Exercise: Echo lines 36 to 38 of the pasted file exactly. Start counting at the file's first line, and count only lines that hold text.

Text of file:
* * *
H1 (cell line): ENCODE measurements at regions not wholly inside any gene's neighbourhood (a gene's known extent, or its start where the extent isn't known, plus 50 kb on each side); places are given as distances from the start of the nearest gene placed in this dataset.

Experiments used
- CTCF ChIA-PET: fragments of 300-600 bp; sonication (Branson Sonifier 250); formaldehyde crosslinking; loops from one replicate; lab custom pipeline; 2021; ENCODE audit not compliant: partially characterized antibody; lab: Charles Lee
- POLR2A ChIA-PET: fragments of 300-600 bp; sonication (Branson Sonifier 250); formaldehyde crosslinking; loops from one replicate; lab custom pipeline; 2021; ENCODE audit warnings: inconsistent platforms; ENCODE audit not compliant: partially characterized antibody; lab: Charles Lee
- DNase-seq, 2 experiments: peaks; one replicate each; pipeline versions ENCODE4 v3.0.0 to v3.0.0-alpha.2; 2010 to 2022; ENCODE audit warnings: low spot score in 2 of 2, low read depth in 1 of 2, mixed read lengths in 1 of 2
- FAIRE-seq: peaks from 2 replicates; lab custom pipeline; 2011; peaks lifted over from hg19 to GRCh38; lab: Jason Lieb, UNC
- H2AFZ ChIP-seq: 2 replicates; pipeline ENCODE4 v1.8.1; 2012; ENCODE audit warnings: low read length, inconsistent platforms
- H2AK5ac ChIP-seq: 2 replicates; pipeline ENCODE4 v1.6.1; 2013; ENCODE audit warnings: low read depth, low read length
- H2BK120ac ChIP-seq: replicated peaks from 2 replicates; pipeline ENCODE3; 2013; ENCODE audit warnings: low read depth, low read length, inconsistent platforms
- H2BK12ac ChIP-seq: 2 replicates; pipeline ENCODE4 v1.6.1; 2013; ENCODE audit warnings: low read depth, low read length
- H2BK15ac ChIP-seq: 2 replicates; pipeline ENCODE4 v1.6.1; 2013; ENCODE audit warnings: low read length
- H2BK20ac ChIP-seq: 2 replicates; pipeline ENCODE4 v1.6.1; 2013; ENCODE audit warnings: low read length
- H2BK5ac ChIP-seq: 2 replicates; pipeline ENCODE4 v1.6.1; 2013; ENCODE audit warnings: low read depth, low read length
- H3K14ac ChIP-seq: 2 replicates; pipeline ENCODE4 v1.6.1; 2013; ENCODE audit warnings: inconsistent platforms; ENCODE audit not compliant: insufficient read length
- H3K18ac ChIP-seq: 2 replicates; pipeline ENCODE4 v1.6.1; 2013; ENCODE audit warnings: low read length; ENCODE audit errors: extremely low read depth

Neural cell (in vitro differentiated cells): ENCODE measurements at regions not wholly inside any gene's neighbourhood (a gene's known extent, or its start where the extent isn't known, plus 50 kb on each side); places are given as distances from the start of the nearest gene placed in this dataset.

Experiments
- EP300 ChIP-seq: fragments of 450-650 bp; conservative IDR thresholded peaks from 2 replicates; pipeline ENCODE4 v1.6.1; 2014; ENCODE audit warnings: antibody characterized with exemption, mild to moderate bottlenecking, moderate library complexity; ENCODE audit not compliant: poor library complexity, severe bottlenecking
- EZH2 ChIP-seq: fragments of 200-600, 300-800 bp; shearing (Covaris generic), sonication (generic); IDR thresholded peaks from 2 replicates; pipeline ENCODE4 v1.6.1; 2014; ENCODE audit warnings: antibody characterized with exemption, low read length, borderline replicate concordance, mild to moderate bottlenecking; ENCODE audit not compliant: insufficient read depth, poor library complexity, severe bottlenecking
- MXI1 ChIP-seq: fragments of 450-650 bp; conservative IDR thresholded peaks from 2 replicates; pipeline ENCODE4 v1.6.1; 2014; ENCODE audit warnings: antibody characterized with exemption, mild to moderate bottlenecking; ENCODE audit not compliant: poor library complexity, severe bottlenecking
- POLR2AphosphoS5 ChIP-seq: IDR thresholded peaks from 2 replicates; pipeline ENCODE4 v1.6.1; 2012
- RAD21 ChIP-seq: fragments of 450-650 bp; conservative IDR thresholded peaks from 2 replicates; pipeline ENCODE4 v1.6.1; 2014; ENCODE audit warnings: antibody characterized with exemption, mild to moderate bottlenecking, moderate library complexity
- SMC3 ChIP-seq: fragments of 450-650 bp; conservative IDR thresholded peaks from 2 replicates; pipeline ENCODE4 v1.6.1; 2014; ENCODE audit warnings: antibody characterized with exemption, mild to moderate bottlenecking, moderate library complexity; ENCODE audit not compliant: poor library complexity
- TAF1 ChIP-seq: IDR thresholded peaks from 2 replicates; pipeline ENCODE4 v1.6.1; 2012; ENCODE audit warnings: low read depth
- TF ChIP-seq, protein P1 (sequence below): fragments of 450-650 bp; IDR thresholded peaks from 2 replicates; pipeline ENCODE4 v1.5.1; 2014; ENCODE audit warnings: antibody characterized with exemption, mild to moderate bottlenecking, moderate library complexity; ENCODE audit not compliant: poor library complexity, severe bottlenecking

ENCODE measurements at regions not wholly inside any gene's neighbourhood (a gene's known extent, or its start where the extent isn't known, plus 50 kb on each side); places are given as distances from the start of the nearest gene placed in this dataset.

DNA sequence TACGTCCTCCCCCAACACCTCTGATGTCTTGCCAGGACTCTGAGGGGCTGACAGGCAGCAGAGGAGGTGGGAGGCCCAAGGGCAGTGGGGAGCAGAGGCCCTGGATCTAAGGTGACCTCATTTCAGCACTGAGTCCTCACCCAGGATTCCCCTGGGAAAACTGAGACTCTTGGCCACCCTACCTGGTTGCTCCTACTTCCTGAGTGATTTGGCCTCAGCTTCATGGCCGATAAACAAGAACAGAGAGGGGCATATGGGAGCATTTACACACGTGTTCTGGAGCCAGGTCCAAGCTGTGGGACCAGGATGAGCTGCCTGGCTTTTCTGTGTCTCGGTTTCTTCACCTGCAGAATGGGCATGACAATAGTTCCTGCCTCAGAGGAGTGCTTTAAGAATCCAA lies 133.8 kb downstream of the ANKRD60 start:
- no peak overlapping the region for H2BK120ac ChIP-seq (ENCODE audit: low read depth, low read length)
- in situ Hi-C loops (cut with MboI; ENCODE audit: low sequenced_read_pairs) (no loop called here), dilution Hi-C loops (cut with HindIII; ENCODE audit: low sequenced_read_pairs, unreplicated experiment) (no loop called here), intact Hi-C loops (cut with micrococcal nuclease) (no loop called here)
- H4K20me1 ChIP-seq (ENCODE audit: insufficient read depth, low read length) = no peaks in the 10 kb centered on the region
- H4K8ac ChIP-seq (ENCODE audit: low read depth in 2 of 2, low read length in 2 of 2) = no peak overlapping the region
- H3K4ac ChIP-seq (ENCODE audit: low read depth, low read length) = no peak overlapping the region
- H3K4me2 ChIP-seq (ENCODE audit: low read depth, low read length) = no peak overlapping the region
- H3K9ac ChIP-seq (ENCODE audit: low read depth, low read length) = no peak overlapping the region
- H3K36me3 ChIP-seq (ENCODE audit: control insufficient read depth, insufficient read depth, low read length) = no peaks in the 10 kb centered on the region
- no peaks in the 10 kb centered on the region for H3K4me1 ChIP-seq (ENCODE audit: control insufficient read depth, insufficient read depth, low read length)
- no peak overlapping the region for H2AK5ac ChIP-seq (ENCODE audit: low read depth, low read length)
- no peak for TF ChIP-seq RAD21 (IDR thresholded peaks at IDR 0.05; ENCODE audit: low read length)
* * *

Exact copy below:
- no peaks in the 10 kb centered on the region for H3K4me1 ChIP-seq (ENCODE audit: control insufficient read depth, insufficient read depth, low read length)
- no peak overlapping the region for H2AK5ac ChIP-seq (ENCODE audit: low read depth, low read length)
- no peak for TF ChIP-seq RAD21 (IDR thresholded peaks at IDR 0.05; ENCODE audit: low read length)